|Österreichische Krone (German)|
1 Krone banknote
(1919 on 1916)
|Central bank||Oesterreichisch-ungarische Bank, Oesterreichische Nationalbank|
|Coins||100, 200, 1000 Kronen
(20, 100 Kronen gold coins)
|Banknotes||1 Krone, 2, 10, 20, 100, 1000, 5000, 10 000, 50 000, 100 000 and 500 000 Kronen|
This infobox shows the latest status before this currency was rendered obsolete.
The Krone (pl. Kronen) was the currency of Austria (then called Deutschösterreich) and Liechtenstein after the dissolution of the Austro-Hungarian Empire (1919) until the introduction of the Schilling (1925) and the Franken, respectively.
Coins included 20 and 100 Krone gold coins minted with the same standard as their Austro-Hungarian Krone counterparts.
To ease the introduction of the new currency, 100, 200 and 1000 Krone coins were minted right before 1925 with the same parameters as the equivalent Groschen coins (1, 2 and 10 Groschen) that replaced them.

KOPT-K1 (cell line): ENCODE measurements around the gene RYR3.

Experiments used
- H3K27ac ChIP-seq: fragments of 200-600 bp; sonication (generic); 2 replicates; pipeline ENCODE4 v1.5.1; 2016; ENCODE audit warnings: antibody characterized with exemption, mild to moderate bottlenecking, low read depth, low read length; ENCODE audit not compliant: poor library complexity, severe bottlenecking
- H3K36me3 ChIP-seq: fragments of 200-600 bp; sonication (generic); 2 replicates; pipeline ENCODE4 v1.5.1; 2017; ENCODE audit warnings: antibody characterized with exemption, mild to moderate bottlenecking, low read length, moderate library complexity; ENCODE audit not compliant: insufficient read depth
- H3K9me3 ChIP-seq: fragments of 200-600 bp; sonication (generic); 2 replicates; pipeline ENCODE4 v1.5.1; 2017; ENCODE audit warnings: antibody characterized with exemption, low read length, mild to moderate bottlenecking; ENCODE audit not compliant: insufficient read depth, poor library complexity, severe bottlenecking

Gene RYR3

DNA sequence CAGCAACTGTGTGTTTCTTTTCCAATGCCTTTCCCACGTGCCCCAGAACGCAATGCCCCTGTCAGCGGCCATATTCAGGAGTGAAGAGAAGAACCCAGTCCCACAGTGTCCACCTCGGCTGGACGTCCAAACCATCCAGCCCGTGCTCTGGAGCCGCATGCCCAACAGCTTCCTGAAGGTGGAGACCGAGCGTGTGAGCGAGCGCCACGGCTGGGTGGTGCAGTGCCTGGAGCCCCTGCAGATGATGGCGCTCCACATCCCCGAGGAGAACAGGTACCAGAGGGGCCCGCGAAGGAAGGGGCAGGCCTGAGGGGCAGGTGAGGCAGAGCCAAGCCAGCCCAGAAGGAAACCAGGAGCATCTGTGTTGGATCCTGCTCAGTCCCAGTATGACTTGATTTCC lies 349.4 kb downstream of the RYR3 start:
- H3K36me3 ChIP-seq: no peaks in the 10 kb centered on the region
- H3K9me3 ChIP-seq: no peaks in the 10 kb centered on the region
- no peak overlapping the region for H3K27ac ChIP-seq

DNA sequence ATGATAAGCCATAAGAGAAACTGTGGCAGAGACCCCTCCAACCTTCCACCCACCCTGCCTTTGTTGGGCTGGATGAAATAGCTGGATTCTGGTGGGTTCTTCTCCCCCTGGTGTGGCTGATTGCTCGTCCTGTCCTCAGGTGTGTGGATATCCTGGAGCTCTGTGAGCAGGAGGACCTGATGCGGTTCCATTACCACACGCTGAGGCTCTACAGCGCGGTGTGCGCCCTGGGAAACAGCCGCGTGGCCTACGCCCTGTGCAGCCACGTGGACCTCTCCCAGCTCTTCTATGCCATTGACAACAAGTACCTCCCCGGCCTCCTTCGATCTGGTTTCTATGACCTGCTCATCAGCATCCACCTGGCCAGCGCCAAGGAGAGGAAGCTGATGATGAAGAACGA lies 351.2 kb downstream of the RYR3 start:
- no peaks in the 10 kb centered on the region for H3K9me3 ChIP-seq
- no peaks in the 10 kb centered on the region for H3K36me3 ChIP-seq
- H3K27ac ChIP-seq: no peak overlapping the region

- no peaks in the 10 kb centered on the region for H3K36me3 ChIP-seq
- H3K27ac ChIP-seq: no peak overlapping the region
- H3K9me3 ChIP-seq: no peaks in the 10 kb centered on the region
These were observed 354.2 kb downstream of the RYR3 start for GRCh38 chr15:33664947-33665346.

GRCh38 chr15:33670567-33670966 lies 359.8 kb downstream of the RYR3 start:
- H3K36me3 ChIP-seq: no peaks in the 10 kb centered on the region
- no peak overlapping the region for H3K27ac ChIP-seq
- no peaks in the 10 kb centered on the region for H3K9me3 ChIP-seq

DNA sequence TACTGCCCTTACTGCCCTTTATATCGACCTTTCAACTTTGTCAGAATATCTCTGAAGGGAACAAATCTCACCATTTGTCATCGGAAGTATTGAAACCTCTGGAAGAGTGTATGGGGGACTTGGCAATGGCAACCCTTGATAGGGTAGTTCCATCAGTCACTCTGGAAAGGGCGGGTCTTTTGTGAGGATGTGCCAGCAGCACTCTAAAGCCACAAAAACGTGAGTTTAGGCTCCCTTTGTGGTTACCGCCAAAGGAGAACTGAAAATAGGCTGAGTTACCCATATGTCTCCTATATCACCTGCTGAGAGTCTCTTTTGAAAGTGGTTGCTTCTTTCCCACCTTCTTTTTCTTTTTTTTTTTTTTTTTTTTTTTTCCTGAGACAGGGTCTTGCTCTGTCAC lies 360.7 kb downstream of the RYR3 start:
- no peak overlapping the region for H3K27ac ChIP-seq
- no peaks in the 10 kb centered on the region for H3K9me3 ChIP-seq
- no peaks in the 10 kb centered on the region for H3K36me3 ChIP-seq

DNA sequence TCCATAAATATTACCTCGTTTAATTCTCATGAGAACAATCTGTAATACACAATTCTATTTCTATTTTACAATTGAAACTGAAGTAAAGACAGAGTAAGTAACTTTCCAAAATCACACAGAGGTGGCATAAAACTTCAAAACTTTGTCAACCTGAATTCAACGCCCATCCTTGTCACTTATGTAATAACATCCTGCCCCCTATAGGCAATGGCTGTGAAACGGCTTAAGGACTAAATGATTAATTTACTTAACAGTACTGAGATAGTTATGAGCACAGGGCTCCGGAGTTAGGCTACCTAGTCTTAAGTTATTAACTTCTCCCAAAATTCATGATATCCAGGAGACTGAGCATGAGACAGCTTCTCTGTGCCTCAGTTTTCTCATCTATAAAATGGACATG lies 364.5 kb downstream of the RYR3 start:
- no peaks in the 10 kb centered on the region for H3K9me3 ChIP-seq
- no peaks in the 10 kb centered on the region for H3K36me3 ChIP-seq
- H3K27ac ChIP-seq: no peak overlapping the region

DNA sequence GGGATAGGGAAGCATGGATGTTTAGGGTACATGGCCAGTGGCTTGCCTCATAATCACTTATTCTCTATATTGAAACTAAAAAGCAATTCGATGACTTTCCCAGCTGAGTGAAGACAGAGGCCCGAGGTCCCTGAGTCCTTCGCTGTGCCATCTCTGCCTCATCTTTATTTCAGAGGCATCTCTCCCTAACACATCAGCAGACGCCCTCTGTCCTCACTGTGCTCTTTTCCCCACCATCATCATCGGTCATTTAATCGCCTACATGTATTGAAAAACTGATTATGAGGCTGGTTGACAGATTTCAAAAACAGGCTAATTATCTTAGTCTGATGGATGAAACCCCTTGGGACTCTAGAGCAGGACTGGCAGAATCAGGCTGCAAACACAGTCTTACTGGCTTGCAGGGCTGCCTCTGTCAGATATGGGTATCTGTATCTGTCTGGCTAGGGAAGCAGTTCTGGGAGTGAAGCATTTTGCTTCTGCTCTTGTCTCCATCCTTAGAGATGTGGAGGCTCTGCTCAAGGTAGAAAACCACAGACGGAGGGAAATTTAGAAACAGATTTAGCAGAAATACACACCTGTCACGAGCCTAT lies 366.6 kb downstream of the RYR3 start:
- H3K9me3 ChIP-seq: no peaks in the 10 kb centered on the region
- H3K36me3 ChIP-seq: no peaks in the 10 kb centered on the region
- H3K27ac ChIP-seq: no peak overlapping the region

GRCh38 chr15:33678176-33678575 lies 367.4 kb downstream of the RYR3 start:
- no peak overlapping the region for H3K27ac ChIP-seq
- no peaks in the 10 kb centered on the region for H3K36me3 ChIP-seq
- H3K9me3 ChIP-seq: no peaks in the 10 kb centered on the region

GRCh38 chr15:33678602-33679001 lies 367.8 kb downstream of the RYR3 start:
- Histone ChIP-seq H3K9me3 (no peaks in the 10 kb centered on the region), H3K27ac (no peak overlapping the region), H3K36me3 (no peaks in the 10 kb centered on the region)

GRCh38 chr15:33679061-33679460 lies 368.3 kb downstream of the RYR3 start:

According to the provisions Treaty of St. Germain the newly created Republic of Austria had to overstamp old the paper money of the former Austro-Hungarian Empire still circulating in its territory, then had to replace the overstamped banknotes with new ones, and finally had to introduce an entirely new currency.
To fulfil the first step, circulating banknotes were overstamped with the inscription DEUTSCHÖSTERREICH, and new banknotes were also issued with this feature. Later, still under the name Oesterreichisch-ungarische Bank, banknotes were printed using the German-language clichés on both sides - and still bearing the DEUTSCHÖSTERREICH inscription. From 1920 on a new stamp appeared on banknotes: "Ausgegeben nach dem 4. Oktober 1920".
In 1922 a new series of Krone banknotes was introduced with a completely new design to fulfil the second step. The series contained 1 Krone, 2, 10, 20, 100, 1000, 5000, 50 000, 100 000 and 500 000 Kronen, later 10 000 Kronen (1 000 000 Kronen was planned but not issued).
In 1925, as the third step, the new Schilling banknotes were emitted.